A case study conducted by Law and colleagues investigated the effects of EI on job performance and life satisfaction for the research and development of scientists in China. They argued that EI is a significant predictor of job satisfaction and performance, using the effect of the General Mental Ability battery on performance. Their results showed that while EI is a significant predictor of job performance, other models are better at predicting it. These were the WLEIS and the MSCEIT (Law et al., 2007).

Furthermore, Wang and colleagues investigated the effects of EI and self leadership on students[grammar?] ability to cope with stress. In addition, mediating roles which are known to play a role in positive affect and self efficacy were also assessed[Rewrite to improve clarity]. 575 students from 2 universities in China participated. They completed various measures if coping with stress, self leadership, emotional intelligence, positive affect and self efficacy. The results showed that self efficacy mediated the relationship between coping and that self leadership also had a direct effect on active coping as well. However, positive affect and self efficacy did not mediate the relationship between self leadership and ones ability to cope with stress (Wang et al., 2016).

Another research study conducted by Karimi and colleagues investigated the effects of EI training on the job performance of aged care workers in Australia. The effects of EI training on quality of resident care and psychological empowerment and worker well-being in an aged care facility was done using Bar-Ons competency model. There were two groups, a training group and a non training group, and over a 6 month period Karimi and colleagues examined whether the wellbeing, psychological empowerment and job performance of staff measured as enhanced quality of care by applying EI skills. Results showed there to be a significant improvement among workers who were in the EI training groups. Improvements were noticed in their EI scores, quality of care, general wellbeing and psychological empowerment. These results demonstrate the importance and impact of EI training for a higher quality of care and how these positively impacted the work experiences of aged care workers and the quality of care for the residents (Karimi et al., 2018).

A high level analysis of the correlation of results between these case studies indicates that emotional intelligence is a significant predictor on things [awkward expression?] such as job performance and life satisfaction. This is evident from the results of case studies conducted by Law and colleagues and Wang and colleagues. Furthermore, it can be concluded that EI training leads to a greater ability to understand emotions and thereby contributes towards increased job satisfaction, and as a result, quality of care delivered.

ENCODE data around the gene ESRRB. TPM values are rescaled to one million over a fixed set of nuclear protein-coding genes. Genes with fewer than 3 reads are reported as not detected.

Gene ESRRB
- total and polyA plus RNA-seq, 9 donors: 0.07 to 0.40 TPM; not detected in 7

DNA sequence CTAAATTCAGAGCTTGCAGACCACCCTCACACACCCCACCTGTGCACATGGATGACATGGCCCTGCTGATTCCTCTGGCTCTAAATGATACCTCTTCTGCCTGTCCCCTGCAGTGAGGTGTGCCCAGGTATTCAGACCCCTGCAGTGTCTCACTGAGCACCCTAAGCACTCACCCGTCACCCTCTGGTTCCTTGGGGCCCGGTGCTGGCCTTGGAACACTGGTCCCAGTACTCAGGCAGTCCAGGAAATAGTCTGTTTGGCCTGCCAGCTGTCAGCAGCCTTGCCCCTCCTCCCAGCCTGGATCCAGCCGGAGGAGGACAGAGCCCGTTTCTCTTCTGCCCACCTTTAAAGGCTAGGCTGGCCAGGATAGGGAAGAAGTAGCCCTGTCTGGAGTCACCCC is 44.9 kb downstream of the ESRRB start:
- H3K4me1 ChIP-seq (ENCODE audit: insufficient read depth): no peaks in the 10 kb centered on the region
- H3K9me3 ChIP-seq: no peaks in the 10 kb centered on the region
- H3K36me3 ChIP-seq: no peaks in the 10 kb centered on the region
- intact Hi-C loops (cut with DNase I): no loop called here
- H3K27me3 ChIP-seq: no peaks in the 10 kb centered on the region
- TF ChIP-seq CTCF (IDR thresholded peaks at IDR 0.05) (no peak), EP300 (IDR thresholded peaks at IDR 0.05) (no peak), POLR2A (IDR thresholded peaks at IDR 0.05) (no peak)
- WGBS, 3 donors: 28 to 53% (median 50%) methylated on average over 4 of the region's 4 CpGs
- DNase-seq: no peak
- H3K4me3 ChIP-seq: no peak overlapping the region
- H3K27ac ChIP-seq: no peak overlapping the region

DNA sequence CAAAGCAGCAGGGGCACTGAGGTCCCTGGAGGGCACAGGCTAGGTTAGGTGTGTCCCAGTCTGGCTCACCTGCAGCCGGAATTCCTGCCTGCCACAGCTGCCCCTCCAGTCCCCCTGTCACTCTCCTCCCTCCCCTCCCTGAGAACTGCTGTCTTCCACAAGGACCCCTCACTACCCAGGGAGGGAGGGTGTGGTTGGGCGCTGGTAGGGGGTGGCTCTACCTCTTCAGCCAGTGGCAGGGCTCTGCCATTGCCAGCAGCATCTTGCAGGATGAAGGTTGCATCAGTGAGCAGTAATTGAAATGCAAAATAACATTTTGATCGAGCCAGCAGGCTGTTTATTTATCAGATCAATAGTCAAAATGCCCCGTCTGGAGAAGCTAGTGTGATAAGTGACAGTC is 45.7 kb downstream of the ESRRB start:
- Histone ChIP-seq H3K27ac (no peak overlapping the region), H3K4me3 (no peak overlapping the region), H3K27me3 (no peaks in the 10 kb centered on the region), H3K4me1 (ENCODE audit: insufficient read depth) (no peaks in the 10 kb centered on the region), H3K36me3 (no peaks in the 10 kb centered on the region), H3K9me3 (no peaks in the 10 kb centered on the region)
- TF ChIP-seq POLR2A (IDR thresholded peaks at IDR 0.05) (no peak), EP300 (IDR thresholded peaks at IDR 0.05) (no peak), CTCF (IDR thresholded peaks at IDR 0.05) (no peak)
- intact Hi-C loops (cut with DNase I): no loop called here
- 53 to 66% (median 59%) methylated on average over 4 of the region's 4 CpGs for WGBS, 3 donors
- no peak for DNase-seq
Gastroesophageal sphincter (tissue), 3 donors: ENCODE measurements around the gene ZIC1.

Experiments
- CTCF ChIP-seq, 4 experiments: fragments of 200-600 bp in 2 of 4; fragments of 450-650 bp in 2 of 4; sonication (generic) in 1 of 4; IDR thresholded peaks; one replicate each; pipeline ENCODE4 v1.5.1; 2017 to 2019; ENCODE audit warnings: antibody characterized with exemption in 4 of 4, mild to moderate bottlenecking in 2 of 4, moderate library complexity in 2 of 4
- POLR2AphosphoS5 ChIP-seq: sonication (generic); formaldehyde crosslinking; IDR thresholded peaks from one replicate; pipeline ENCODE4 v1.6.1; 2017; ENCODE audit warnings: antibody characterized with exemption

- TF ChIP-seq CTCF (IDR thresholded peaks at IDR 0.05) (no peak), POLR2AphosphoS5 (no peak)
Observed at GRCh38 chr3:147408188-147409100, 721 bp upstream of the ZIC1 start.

Various research suggests that through active training emotional intelligence is able to be both improved and learnt. This is evident in the results of various empirical research which showcase that emotional intelligence training is effectively being used as an intervention to improve performance in the workplace (Hodzic et al., 2017). Furthermore, it suggests that while some individuals are more naturally gifted in emotional intelligence, it can be learned. For this to occur individuals are required to be personally motivated, practice what they learn consistently and constantly reinforce these new skills to make them second nature (Salovey et al., 2003). An analysis of various case studies conducted which looked at the influence EI has on job performance, life satisfaction, self leadership and ability to cope with stress concluded that EI plays a significant role in determining an individuals ability to cope with stress and and found it to be a significant predictor of these topics. Furthermore, research conducted by Karimi and colleagues on the effects of EI training on job performance found the training to be influential in improving their quality of care and general wellbeing. EI scores also improved. Conclusively, these studies significantly contribute towards the idea of the positive influence and importance of EI in an individual and that it effects[spelling?] their quality of life and resilience. Furthermore, it suggests that through training EI can be increased which in turn leads to greater wellbeing and quality of care in employees and those around them.

See alsoEdit


Bagshaw, M. (2000). Emotional intelligence – training people to be affective so they can be effective. Industrial and Commercial Training, 32(2), 61–65.

Bar-On, R. (2007). The Bar-On model of emotional intelligence: A valid, robust and applicable EI model. Organisations and People.

Cabello, R. & Fernandez-Berrocal, P. (2015). Implicit theories and ability emotional intelligence. Frontiers in Psychology, 6.

Gilar-Corbi, R., Pozo-Rico, T., Sánchez, B., & Castejón, J. (2019). Can emotional intelligence be improved? A randomized experimental study of a business-oriented EI training program for senior managers. PLOS ONE, 14(10), e0224254.

Goleman, D. (2011). The brain and emotional intelligence: New insights. Regional Business, 94-95.

Hodzic, S., Scharfen, J., Ripoll, P., Holling, H., & Zenasni, F. (2017). How efficient are emotional intelligence trainings: A meta-analysis. Emotion Review, 10(2), 138–148.

Karimi, L., Leggat, S. G., Bartram, T., & Rada, J. (2018). The effects of emotional intelligence training on the job performance of Australian Aged Care Workers. Health Care Management Review, 45(1), 41–51.

Law, K. S., Wong, C.-S., Huang, G.-H., & Li, X. (2007). The effects of emotional intelligence on job performance and life satisfaction for the research and development scientists in China. Asia Pacific Journal of Management, 25(1), 51–69.

Lopes, P. N., Salovey, P., & Straus, R. (2003). Emotional intelligence, personality, and the perceived quality of social relationships. Personality and Individual Differences, 35(3), 641–658.

Salovey, P., Mayer, J. D., Caruso, D., & Lopes, P. N. (2003). Measuring Emotional Intelligence as a set of abilities with the mayer-salovey-caruso emotional intelligence test. Positive Psychological Assessment: A Handbook of Models and Measures., 251–265.

Salovey, P., & Grewal, D. (2005). The Science of Emotional Intelligence (14th ed., pp. 281-283). Sage Publications Inc on behalf of Association for Psychological Science.

Mayer, J.D. and Salovey, P. (1993) “The intelligence of emotional intelligence,” Intelligence, 17(4), pp. 433–442. Available at:

Serrat, O. (2017). Understanding and developing emotional intelligence. Knowledge Solutions, 329–339.

Wang, Y., Xie, G., & Cui, X. (2016). Effects of emotional intelligence and selfleadership on students' coping with stress. Social Behavior and Personality: an International Journal, 44(5), 853–864.